Many businesses regard cyber-threats as the second most dangerous risk they face, but, according to a recent Kaspersky Lab survey, companies need to invest more money to protect themselves from these threats.
Research shows that cyber-security threats are becoming more diverse and frequent, and pose greater dangers than ever for businesses worldwide. According to half of those surveyed, cybercrime in its various forms is the second biggest threat to business. Their companies most often face malware, spam and unauthorised attempts to penetrate the system. What’s more important, in future, businesses surveyed anticipate concern about these threats growing further in significance over the next two years surpassing even the fear of economic problems.
Alexander Erofeev, Chief Marketing Officer of Kaspersky Lab, said: ‚”A typical modern business is based on an infrastructure of thousands of devices, including not just desktops but also employees’ own gadgets, corporate smartphones and laptops. Corporate culture is rapidly changing, with employees becoming increasingly active in social networking and using web resources as a means of exchanging corporate information. This offers enhanced flexibility, however also makes networks more vulnerable to cybercrime. We are concentrating on developing effective and easily managed security solutions that meet the requirements of this new age.‚”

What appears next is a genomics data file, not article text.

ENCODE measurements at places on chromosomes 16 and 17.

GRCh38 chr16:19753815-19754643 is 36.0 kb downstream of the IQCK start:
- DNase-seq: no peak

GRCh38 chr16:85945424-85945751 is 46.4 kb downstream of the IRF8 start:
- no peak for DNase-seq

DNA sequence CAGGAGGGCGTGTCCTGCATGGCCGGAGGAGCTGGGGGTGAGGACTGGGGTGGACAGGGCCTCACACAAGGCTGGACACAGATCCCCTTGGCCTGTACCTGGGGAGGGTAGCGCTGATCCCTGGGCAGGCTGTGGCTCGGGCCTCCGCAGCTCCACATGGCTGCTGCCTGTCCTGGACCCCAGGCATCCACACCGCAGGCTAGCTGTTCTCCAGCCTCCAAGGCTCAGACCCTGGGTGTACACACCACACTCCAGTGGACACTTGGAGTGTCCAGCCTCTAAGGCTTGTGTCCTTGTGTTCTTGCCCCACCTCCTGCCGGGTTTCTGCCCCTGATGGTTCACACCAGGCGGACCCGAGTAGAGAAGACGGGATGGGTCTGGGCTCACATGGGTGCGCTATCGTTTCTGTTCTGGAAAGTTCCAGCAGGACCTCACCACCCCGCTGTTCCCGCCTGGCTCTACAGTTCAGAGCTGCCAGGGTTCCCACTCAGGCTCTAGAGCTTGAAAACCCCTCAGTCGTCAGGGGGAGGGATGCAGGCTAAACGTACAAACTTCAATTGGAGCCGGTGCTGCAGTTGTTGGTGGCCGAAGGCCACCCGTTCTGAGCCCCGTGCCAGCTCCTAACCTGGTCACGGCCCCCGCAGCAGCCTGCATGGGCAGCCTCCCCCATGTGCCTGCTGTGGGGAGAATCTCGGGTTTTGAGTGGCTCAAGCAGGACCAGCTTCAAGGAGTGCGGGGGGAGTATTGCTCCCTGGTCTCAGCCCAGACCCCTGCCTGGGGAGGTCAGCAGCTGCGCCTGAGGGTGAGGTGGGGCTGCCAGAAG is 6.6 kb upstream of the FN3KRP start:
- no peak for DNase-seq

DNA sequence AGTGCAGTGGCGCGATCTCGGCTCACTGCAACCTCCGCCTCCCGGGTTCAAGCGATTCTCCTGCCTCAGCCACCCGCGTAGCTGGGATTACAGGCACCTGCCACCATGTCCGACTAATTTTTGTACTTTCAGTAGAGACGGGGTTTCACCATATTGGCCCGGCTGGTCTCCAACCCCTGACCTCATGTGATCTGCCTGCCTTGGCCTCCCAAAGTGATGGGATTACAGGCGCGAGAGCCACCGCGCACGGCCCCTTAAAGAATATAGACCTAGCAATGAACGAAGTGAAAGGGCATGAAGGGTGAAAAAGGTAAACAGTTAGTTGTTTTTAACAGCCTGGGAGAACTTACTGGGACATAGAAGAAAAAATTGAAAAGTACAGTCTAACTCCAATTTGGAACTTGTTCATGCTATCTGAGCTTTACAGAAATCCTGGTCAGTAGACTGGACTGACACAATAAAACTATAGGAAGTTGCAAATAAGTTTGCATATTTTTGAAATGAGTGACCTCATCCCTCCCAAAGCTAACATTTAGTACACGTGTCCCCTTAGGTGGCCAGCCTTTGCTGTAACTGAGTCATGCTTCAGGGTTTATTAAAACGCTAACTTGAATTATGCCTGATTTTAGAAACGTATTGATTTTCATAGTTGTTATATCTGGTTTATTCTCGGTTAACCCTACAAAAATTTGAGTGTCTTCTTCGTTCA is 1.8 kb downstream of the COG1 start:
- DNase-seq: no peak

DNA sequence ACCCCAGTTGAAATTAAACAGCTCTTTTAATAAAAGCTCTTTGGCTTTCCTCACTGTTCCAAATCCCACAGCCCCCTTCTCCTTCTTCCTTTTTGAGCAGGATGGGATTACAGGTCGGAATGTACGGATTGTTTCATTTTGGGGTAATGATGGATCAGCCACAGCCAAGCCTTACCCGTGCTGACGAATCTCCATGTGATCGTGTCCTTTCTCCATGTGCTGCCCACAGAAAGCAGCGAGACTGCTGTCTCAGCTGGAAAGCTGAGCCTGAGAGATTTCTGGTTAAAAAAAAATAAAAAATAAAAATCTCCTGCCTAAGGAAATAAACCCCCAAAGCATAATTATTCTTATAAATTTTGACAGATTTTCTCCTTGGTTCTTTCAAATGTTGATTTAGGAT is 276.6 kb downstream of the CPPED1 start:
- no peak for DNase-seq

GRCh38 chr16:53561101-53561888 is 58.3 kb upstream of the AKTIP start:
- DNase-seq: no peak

According to the survey results, IT professionals are well aware of the dangers of cybercrime. Yet only 59% of respondents feel that they are more or less prepared for them. According to the survey, the main problem is money-related – 44% of respondents indicated budget constraints and 37% cited a significant degree of misunderstanding of IT security issues among those in charge of the purse strings. As a result, it turns out that that the main problem for IT professionals is their inability to make their management understand just how important corporate protection against cyber-threats really is.
The Global IT Security Risks survey, which was carried out in July 2012, explored the opinions of IT security professionals all over the world about what they considered the major issues in their sphere. As part of the survey, 3,300 senior IT professionals from 22 countries across the globe shared their views. All the respondents are actively involved in their companies’ decision-making processes, including IT security-related topics.